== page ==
With Clients expecting more and more from their kitchens – particularly after a year of at-home cooking – a hideaway space for cleaning and pantry storage overflow is almost always in the brief. In this feature, we’re taking a peek into butlers’ pantries and sculleries, and setting out our top ten considerations for these very important zones.
Butler’s Pantry or Scullery – what’s the difference?
While the names are often interchanged, a professional designer will want to know the difference between a butler’s pantry and a scullery. We’ll start with a step back in time to the Victorian Era, and look at the roles of the namesakes of today’s pantry extensions.
You’ll be greeted by Mr Butler…
The upper-class houses of the Victorian era saw the Butler’s role rise from a simple cupbearer to a highly ranked servant. In his newly established position, the Butler added the more modern wine cellar (‘buttery’ or pantry) to his charge, alongside his dining room duties and front door attendance. In his day-to-day work, the Butler would greet and announce the arrival of guests, wait on the table at mealtimes, and clean and polish the household silver and knives.
His pantry space (the ‘Butler’s Pantry’) was a dedicated area for the cleaning, counting and polishing of the family silver, china sets, serving dishes and so on. The Butler would keep this pantry locked to prevent the theft of the family heirlooms, and would sometimes even sleep in the space for added security!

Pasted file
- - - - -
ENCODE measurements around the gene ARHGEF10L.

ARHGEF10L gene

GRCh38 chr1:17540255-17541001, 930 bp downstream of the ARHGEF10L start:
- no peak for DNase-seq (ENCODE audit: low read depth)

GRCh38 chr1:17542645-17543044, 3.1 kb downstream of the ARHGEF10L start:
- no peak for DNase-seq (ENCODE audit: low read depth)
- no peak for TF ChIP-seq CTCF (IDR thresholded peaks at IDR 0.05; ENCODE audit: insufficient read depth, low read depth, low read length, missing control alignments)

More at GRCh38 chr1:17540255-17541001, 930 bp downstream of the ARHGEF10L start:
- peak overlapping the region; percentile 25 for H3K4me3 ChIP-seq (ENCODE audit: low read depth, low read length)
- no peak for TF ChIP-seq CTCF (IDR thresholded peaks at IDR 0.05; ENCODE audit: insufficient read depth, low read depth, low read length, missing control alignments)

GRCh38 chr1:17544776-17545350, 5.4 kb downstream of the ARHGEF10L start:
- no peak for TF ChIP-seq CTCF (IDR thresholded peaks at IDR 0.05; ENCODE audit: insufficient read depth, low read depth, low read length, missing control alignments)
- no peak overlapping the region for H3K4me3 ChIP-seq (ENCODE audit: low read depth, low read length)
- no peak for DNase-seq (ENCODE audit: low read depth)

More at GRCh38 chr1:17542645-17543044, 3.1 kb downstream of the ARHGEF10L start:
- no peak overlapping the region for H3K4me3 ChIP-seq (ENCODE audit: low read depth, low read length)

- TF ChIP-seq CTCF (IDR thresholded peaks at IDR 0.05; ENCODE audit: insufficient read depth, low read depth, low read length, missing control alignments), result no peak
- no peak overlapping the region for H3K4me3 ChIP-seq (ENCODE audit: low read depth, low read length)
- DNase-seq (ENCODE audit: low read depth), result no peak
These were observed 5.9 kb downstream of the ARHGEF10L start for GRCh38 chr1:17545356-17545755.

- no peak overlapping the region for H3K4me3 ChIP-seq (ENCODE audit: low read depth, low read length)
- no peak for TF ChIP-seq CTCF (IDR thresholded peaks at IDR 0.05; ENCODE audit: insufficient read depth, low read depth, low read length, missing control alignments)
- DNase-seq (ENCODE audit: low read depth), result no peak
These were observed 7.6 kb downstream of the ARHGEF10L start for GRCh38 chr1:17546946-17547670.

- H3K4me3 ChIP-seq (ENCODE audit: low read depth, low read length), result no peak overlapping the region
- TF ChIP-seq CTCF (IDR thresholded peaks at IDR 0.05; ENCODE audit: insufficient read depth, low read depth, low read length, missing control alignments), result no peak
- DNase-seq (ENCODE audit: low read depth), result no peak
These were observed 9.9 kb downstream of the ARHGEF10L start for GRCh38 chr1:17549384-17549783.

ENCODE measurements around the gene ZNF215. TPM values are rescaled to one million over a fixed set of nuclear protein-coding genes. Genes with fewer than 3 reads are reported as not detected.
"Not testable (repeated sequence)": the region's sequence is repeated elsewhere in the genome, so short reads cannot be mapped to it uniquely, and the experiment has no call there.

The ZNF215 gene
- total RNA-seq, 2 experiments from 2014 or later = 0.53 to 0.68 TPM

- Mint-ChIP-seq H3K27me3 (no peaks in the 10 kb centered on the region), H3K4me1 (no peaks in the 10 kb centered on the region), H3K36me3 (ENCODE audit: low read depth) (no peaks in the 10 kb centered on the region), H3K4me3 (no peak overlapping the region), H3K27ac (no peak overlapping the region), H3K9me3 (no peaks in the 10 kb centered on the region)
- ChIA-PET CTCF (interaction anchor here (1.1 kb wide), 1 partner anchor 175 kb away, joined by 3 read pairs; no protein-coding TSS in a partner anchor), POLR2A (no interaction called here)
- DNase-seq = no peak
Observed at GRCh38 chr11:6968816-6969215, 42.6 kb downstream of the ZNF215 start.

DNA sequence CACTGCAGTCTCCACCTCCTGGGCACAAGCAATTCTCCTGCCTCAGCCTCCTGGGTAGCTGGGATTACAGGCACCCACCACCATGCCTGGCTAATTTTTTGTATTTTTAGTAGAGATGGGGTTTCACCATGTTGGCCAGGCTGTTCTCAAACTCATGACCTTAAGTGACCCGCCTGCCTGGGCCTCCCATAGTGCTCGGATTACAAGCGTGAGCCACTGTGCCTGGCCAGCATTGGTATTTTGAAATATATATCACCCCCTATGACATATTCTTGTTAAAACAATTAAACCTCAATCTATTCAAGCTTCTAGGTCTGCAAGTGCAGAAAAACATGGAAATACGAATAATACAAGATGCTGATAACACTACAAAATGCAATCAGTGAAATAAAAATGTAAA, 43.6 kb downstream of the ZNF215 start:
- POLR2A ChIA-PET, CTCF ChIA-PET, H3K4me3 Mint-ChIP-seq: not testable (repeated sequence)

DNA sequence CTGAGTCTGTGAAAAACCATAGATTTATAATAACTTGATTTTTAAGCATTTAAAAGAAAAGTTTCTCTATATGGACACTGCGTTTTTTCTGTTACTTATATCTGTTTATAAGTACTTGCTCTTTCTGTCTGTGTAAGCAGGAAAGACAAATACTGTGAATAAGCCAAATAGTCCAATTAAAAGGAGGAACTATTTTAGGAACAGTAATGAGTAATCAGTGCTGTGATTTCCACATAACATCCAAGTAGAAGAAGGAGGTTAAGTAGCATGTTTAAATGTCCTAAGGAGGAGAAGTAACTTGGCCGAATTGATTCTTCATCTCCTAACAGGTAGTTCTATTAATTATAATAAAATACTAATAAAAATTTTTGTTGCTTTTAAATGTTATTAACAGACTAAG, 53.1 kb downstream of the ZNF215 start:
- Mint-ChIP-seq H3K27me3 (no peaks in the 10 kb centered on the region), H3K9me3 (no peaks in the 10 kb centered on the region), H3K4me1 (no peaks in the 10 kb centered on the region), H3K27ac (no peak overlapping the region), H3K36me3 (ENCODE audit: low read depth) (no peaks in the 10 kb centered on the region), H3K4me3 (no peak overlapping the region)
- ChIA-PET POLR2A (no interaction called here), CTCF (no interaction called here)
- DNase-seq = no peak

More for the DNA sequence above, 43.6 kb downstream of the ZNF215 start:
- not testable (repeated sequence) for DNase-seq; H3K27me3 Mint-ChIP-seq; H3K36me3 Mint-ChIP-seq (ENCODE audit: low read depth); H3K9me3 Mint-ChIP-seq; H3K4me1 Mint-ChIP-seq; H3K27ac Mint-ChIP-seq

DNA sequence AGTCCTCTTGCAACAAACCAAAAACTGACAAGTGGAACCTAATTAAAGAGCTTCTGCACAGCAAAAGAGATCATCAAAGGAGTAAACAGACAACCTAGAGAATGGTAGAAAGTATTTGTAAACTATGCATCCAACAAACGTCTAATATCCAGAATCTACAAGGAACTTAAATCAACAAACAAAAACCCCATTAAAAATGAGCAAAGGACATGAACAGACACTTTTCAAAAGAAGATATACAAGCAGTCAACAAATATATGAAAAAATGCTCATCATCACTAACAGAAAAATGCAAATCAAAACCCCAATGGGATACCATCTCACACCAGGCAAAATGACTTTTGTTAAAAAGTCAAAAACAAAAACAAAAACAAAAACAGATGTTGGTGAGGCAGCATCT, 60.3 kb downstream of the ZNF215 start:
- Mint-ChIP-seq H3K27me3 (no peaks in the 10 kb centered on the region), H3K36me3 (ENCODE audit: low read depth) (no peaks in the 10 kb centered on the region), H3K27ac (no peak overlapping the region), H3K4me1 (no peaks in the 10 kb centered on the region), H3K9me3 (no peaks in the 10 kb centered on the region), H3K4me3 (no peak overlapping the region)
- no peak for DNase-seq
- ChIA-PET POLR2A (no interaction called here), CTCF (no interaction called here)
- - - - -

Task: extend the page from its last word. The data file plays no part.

Image sourced from Victoriana.com. Learn more about the history of the Butler’s Pantry here.
But you won’t meet the Scullery Maid…
At the opposite end of the servant hierarchy was the lowest ranking female servant, the Scullery Maid. Scullery Maids were very young girls employed to assist the cook. They were the first to wake in the morning and the last to go to bed. They rarely saw the outside of the scullery, which was the small kitchen or room at the rear of a house used for washing dishes and other dirty household work.
Image sourced from The Victorian Emporium. Learn more about the history of the scullery here.
ABOVE: We love the hideaway butler’s pantry in this kitchen designed by Melbourne’s Frank Iaria CKD Au (Mint Kitchen Group).
ABOVE: The scullery in this kitchen (designed by Sydney’s Simona Castagna, Minosa) was carefully planned to accommodate the client’s beloved Thermomix. Note the dedicated ceiling cassettes positioned to capture the steam generated by this do-all appliance.
ABOVE: Melbourne’s Mary Maksemos designed this beautiful butler’s pantry. Yes, it has a sink, but it’s more of a ‘cleaning glassware’ variety, and not the dedicated wash up or preparation zone you’d find in a scullery.
If you have a top tip or pet peeve when it comes to these kitchen add-ons, we’d love to hear it. Share your wisdom in the comments below.